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N2 - BACKGROUND. It is unknown whether differences in the quality of breast cancer care among women from racial and ethnic minority groups, the elderly, and rural areas have changed over time across the continuum of care. METHODS. The linked Surveillance, Epidemiology, and End Results-Medicare database identified 22,701 women ages 66-79 years diagnosed with early stage breast cancer from 1992-1999. Multiple breast cancer processes of care were measured, including breast-conserving surgery, radiation therapy, documentation of estrogen receptor status, surveillance mammography, and a combined measure of "adequate care". RESULTS. African-American and Hispanic women were significantly less likely to receive adequate care than White women in unadjusted comparisons (54.7% and 58.0% vs. 68.4% for African-American and Hispanic vs. White women) and adjusted comparisons (adjusted odds ratio [AOR] 0.67; 95% confidence interval [95% CI] 0.59-0.76, and AOR 0.77; 95% CI 0.66-0.90 for African-American and Hispanic women, respectively). The proportion of Asian/Pacific Islander women receiving adequate care was similar to White women. When considering only women diagnosed with breast cancer from 1997-1999, African-American women remained less likely than White women to receive adequate care (AOR 0.63; 95% CI 0.50-0.79). Women ages 75-79 years were less likely to receive adequate care compared with women ages 66-69 years (AOR 0.74; 95% CI 0.69-0.80), and women from rural (vs. metropolitan) areas were less likely to receive adequate care (AOR 0.81; 95% CI 0.73-0.89). CONCLUSIONS. The quality of breast cancer care is lower among vulnerable populations across the continuum of care, and many of these differences have not improved in more recent years.

AB - BACKGROUND. It is unknown whether differences in the quality of breast cancer care among women from racial and ethnic minority groups, the elderly, and rural areas have changed over time across the continuum of care. METHODS. The linked Surveillance, Epidemiology, and End Results-Medicare database identified 22,701 women ages 66-79 years diagnosed with early stage breast cancer from 1992-1999. Multiple breast cancer processes of care were measured, including breast-conserving surgery, radiation therapy, documentation of estrogen receptor status, surveillance mammography, and a combined measure of "adequate care". RESULTS. African-American and Hispanic women were significantly less likely to receive adequate care than White women in unadjusted comparisons (54.7% and 58.0% vs. 68.4% for African-American and Hispanic vs. White women) and adjusted comparisons (adjusted odds ratio [AOR] 0.67; 95% confidence interval [95% CI] 0.59-0.76, and AOR 0.77; 95% CI 0.66-0.90 for African-American and Hispanic women, respectively). The proportion of Asian/Pacific Islander women receiving adequate care was similar to White women. When considering only women diagnosed with breast cancer from 1997-1999, African-American women remained less likely than White women to receive adequate care (AOR 0.63; 95% CI 0.50-0.79). Women ages 75-79 years were less likely to receive adequate care compared with women ages 66-69 years (AOR 0.74; 95% CI 0.69-0.80), and women from rural (vs. metropolitan) areas were less likely to receive adequate care (AOR 0.81; 95% CI 0.73-0.89). CONCLUSIONS. The quality of breast cancer care is lower among vulnerable populations across the continuum of care, and many of these differences have not improved in more recent years.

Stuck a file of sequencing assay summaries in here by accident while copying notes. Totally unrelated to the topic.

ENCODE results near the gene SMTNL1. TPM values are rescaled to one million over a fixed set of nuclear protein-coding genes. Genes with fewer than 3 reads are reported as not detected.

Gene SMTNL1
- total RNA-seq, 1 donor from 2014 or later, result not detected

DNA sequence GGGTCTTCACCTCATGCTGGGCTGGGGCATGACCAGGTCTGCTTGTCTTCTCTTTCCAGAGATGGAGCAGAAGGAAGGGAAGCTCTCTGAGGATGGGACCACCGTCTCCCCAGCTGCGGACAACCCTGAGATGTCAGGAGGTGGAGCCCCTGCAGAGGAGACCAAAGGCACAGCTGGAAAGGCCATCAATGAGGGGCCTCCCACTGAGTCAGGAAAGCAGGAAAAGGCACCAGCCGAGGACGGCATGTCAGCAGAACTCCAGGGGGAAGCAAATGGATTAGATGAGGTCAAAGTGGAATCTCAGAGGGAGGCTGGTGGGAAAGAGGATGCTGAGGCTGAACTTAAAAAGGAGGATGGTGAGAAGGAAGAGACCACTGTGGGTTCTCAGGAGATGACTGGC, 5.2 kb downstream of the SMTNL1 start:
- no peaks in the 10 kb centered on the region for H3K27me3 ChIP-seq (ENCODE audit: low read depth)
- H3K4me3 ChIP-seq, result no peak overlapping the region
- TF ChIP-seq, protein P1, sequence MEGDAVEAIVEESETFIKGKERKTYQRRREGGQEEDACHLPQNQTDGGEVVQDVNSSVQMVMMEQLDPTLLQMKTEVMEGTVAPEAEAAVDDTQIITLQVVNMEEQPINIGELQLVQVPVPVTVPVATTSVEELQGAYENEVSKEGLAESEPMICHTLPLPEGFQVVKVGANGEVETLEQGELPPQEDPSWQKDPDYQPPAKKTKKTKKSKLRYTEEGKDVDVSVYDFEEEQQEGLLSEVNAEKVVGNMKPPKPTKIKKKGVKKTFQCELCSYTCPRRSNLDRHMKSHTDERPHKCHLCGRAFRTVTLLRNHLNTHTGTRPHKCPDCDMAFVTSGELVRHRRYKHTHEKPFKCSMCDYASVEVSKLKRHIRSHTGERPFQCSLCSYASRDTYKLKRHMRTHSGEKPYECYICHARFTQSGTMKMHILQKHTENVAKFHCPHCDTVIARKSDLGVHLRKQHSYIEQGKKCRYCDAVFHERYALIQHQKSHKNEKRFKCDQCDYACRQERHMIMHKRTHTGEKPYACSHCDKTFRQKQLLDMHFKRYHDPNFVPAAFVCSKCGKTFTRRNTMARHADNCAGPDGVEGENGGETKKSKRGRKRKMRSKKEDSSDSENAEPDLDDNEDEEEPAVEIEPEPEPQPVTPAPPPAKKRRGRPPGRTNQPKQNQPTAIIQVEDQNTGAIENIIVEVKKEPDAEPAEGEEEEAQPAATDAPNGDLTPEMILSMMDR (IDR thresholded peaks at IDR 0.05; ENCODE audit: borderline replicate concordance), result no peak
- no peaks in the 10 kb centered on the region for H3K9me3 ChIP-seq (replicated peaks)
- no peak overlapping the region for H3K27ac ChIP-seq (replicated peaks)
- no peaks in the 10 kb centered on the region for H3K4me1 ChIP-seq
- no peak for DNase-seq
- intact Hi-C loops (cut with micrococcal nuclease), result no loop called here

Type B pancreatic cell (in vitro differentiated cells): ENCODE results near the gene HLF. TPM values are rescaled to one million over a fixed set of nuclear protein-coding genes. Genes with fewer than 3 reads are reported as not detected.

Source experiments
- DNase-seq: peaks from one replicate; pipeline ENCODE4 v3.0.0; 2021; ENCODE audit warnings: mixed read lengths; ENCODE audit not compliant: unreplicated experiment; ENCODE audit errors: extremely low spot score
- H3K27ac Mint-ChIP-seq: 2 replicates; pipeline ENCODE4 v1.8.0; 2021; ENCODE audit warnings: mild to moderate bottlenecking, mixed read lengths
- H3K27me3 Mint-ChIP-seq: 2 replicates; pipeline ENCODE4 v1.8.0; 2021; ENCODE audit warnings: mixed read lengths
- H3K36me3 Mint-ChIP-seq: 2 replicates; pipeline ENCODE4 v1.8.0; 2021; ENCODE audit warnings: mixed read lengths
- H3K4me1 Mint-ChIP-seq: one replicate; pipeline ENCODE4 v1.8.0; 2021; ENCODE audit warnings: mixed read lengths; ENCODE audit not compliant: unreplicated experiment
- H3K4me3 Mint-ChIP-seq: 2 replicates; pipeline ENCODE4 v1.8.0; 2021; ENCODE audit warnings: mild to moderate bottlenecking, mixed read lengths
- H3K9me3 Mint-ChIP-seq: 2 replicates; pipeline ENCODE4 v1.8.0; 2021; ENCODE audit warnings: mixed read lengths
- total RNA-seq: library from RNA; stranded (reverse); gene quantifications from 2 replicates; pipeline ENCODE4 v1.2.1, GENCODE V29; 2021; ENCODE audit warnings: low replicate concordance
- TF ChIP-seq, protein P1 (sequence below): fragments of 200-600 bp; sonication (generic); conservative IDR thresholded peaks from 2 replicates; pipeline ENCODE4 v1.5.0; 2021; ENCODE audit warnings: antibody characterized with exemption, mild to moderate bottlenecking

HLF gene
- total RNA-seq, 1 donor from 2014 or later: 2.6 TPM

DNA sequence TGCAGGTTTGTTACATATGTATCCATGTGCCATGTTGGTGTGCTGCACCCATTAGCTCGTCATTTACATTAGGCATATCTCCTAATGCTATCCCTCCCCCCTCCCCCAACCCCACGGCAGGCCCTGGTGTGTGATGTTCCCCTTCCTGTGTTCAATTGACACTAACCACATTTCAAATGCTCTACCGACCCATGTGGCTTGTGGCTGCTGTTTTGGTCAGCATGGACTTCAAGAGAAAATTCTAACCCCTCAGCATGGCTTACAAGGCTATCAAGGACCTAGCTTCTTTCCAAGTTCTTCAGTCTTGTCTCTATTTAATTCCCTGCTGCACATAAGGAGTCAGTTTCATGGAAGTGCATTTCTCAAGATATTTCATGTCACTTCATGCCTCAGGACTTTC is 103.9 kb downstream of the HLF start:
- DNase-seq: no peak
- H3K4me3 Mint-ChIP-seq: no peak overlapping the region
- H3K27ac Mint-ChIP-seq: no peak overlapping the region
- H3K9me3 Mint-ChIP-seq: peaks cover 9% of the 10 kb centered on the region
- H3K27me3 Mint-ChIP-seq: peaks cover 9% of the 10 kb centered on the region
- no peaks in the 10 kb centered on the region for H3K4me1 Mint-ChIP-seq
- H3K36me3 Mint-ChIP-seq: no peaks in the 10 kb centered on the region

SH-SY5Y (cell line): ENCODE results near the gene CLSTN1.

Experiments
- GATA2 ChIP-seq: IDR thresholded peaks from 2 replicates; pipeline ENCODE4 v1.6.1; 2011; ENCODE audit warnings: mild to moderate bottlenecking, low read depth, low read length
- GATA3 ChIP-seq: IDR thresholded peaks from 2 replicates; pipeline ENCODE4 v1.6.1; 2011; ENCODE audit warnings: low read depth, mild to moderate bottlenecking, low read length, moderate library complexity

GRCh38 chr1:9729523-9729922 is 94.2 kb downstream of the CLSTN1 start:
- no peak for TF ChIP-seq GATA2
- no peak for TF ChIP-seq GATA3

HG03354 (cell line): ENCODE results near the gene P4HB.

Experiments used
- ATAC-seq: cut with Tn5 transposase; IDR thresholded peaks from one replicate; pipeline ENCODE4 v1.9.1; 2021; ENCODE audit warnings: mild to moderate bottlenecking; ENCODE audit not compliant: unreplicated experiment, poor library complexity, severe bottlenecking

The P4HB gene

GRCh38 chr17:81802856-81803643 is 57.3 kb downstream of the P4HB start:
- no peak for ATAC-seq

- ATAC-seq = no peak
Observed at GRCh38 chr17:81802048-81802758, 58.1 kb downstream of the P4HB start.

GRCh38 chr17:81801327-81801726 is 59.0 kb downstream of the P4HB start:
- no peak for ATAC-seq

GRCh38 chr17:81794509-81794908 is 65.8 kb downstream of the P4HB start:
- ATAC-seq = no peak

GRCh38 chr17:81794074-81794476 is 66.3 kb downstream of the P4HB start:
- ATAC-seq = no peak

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KW - Physician's practice patterns